Chiang Saen

Riverside promenade by the Mekong

Chiang Saen (เชียงแสน) is a city in Chiang Rai Province, just south of the Golden Triangle.


Once one of the major cities of the Lanna kingdom, it was originally called Wiang Hiran Nakhon Ngoen Yang and served as the capital before King Mengrai established Chiang Rai in 1262. The town was captured by the Burmese in the 16th century and sacked by King Rama I in 1803. Left a ghost town for a hundred years, it was repopulated around 1900, but still hasn't really staggered to its feet. Traces of old double city walls and many other antiquities still remain in and outside the town.

Get in

By bus

Chiang Saen is connected by local bus to Chiang Rai (2-2.5 hrs, nominally. 3-4 per hour but tend to depart when reasonably full, 37 baht). There are a few, 3-4 per day, long-distance buses which can do the trip in 1.5 hrs, but times are more convenient for long-distance journeys such as going to or from Chiang Mai or Bangkok than for commuting to Chang Rai. Blue songthaews also travel from Mae Sai via the Golden Triangle to Chiang Saen in about 1 hour. The timetable for this service is chalked up at the depot which is next to the bus stop. These seem to depart every half hour or so. The service from the Golden Triangle to Chiang Saen seems to be much more irregular. The service varies with customers available and the flow of life along the Mekong and the Myanmar border.

The bus station and songthaew depot is about 50 m before the main road (Hwy 1016) ends in a T-intersection on the banks of the Mekong River.

There does not appear to be any regular public transport south to Chiang Khong and the Lao border crossing, apart from the occasional songthaew. Ask locally for details of this service as departures times vary.

By car

The district can be reached by taking Hwy 110 from Chiang Rai for some 30 km. Then take a right turn onto Hwy 1016 and proceed on for another 30 km.

By boat

It's possible to charter a boat carrying up to 8 people along the Mekong to Chiang Khong (1.5 hr) for around 1,500 baht, or up to Sop Ruak (Golden Triangle) for less (around 40 min).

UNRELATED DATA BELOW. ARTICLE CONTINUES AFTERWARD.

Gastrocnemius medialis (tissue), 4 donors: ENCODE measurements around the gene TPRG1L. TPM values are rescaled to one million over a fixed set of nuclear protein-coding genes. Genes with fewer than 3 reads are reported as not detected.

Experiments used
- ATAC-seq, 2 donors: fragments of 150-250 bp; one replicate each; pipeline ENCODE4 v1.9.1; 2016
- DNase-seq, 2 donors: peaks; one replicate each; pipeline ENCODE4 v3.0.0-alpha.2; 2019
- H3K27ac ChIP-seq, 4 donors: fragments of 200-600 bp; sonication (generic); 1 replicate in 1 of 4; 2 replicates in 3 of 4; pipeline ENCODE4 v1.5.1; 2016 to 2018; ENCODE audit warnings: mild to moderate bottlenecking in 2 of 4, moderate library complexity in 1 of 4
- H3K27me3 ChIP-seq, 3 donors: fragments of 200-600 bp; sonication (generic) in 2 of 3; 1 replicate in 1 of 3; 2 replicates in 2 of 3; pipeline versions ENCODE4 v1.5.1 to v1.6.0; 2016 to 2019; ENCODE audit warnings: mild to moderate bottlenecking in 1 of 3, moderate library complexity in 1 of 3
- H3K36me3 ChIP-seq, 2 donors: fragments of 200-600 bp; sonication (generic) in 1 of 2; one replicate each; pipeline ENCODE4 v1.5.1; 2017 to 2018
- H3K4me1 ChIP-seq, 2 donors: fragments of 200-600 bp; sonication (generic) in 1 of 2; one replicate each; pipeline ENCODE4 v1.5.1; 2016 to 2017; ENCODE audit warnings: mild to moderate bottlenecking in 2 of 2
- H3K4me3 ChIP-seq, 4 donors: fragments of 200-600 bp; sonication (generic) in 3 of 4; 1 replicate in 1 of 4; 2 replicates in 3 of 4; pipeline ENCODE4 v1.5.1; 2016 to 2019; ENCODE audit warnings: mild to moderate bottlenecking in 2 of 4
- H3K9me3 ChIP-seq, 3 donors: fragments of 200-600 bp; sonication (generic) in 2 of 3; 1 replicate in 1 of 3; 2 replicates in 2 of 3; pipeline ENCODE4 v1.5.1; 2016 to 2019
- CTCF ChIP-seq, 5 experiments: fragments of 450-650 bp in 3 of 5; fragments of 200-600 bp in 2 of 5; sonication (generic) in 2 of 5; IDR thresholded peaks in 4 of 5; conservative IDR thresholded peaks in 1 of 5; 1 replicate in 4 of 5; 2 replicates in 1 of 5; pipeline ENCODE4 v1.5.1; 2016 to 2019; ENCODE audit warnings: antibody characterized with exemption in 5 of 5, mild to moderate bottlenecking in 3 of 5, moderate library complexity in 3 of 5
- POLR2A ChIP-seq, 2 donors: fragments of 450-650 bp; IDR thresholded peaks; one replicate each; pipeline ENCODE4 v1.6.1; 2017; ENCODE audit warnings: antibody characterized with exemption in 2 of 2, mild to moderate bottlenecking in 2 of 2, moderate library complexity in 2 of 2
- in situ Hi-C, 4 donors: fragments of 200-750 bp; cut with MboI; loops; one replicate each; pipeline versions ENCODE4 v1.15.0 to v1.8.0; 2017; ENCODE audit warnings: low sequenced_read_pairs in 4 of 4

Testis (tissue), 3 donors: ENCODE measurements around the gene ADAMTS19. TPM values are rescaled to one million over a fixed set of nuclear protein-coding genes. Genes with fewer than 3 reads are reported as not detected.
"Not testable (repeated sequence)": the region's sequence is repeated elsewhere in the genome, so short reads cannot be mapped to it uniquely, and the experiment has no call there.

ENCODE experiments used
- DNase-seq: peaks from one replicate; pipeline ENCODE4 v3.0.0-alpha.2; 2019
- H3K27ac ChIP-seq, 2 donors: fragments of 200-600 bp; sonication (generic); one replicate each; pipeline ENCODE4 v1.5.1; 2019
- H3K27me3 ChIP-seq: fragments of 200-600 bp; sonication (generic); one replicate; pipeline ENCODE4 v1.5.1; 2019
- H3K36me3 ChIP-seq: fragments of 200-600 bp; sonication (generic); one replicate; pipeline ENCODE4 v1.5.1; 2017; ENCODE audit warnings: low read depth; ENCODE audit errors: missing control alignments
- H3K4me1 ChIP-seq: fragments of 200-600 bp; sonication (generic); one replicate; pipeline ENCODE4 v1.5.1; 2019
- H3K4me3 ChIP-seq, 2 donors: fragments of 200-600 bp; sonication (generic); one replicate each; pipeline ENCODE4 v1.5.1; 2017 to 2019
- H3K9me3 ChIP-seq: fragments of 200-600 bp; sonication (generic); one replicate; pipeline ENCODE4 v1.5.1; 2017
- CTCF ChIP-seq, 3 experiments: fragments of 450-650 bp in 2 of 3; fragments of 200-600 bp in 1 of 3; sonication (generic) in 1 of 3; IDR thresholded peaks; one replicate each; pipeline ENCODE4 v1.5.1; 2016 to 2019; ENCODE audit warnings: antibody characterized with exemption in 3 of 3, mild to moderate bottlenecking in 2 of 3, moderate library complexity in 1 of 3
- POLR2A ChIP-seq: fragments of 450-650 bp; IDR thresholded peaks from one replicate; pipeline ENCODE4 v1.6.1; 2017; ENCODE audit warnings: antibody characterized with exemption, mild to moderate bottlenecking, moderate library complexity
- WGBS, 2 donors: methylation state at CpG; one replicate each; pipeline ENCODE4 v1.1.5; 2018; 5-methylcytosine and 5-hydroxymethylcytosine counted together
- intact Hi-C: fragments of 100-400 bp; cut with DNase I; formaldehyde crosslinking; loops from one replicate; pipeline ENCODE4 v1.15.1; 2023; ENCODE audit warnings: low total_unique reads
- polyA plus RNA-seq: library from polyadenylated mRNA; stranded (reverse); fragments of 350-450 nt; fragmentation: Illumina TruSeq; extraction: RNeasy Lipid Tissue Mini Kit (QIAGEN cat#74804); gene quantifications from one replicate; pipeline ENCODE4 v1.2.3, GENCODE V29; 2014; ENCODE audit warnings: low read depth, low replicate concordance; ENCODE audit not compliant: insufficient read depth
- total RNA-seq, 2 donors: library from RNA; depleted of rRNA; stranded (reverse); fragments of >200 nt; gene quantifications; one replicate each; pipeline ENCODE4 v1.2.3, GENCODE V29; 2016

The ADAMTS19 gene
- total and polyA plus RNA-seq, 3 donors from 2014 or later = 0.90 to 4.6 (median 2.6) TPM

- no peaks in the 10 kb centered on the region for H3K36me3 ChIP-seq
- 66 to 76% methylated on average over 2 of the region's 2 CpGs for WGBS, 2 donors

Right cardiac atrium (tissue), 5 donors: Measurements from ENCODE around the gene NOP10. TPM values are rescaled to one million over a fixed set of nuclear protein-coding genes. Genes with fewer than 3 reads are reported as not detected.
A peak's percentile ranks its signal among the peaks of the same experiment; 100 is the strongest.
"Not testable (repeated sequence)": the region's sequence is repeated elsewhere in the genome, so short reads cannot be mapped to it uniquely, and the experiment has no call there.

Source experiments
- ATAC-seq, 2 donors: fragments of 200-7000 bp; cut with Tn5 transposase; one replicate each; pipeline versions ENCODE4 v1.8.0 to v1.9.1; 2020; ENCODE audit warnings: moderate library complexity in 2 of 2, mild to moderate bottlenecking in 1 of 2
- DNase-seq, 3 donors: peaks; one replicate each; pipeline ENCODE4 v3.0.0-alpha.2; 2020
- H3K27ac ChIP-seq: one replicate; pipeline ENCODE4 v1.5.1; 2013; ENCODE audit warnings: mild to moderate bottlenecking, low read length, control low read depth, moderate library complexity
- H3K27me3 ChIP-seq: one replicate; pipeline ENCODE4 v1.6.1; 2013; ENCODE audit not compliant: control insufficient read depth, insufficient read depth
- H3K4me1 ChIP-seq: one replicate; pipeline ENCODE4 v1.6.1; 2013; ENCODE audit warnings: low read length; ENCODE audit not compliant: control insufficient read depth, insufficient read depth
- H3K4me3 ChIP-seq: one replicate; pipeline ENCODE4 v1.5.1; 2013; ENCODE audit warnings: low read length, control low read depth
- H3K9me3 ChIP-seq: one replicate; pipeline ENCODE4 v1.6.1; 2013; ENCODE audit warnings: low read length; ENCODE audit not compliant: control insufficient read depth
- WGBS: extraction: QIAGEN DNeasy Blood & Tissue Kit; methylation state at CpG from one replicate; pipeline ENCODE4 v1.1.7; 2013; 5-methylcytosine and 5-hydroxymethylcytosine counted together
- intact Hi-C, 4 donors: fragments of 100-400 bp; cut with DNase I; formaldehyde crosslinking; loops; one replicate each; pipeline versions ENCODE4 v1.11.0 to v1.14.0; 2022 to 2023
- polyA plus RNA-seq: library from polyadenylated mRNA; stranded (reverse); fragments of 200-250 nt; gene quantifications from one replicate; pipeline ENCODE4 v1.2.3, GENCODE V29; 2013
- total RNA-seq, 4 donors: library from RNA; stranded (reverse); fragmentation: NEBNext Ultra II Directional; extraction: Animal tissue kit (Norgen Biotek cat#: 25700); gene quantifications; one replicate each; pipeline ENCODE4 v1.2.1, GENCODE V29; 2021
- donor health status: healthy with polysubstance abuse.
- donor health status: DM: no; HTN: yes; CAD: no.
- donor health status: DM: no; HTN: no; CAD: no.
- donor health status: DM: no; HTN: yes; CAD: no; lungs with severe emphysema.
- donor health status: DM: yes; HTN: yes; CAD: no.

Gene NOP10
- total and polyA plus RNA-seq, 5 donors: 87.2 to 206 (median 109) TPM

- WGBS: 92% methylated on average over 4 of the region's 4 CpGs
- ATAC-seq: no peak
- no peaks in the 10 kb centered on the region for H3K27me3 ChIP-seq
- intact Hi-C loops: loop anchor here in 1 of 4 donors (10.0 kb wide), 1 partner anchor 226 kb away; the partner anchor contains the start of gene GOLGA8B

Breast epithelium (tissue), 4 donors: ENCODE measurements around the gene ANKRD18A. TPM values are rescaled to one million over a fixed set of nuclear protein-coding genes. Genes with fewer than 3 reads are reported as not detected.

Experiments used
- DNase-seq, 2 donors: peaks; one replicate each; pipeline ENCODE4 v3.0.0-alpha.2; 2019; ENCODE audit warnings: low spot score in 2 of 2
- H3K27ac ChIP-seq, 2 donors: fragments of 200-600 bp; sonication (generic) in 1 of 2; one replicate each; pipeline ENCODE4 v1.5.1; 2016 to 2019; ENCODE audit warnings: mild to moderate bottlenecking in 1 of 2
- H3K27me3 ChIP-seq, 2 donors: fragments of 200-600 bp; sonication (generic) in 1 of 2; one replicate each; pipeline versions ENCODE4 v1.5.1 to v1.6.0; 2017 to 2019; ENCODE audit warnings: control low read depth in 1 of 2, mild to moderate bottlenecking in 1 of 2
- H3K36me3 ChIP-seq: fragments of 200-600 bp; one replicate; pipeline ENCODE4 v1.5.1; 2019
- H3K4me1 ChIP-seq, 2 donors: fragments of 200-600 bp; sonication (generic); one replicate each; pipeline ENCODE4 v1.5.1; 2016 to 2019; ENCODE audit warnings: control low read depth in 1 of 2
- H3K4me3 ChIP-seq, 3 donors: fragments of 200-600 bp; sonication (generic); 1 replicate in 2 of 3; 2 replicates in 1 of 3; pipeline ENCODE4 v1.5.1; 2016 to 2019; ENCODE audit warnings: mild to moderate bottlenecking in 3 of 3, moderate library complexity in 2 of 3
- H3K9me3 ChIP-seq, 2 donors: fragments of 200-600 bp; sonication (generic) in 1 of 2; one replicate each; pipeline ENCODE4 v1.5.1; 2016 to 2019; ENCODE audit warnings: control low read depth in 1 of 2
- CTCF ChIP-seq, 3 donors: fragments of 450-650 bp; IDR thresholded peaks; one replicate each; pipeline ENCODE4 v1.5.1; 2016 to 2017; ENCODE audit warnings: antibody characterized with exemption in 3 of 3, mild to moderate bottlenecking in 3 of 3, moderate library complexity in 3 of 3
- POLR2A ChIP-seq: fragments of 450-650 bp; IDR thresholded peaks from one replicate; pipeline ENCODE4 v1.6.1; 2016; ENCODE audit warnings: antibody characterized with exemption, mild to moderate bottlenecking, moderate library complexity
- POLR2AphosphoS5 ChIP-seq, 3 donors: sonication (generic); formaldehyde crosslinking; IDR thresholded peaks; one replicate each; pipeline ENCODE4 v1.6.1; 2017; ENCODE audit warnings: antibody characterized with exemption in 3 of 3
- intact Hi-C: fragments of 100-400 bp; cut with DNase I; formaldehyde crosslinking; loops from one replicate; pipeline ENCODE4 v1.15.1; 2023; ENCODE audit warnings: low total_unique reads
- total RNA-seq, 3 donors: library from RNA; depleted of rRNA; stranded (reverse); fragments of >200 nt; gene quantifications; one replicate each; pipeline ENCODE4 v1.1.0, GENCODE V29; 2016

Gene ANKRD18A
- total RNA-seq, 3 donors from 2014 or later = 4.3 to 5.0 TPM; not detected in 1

Like Chiang Mai, Chiang Saen has a city wall surrounding the historic town, with the fourth "wall" provided by the Mekong River.

There are also several ancient sites outside the city wall including Wat Phra That Pha Ngao (วัดพระธาตุผาเงา), a place for dharma practice. Wat Chedi Ched Tod (วัดเจดีย์เจ็ดยอด) is a peaceful place, 1 km beyond Wat Phra That Pha Ngao. Wat Phra That Chom Kitti (วัดพระธาตุจอมกิตติ), about 1.7 km from town, and Wat Sangkha Kaeo Don Han (วัดสังฆาแก้วดอนหัน) where sketches on brick slabs tell stories about the life of the Lord Buddha.



In the evening, many local food stalls set up shop along the bank of the Mekong north of the T-junction. The tables set are small, and you sit on a mat on the ground as locals do. Menu in English and Thai. Try the bamboo chicken and/or bamboo fish (cooked inside bamboo on charcoal fires).

If you walk north beyond the night market, to where the road turns away from the river, there are several eateries sharing a covered terrace above the river. Parking is available. These provide a cafe/basic restaurant setting. The food available at all these outlets is excellent value with a similar but not identical set of standard dishes to choose from at each outlet. The quality is more than adequate, more basic good value rather than exquisite, but the dishes are well-prepared, cooked to order, and taste authentic. The service is pleasant and the beer is cold. The cooks take pride in their work

There is a small restaurant opposite the new banking establishments halfway down the main drag (on your left as you face the river). The food is perfectly adequate and one will not be disappointed. The value is good and the beer is cold. The service is good and the owners are trying hard.


Accommodations in Chiang Saen are limited. Fancier digs are to be found in the Golden Triangle, just north of Chiang Saen.

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This article is issued from Wikivoyage - version of the Saturday, September 26, 2015. The text is available under the Creative Commons Attribution/Share Alike but additional terms may apply for the media files.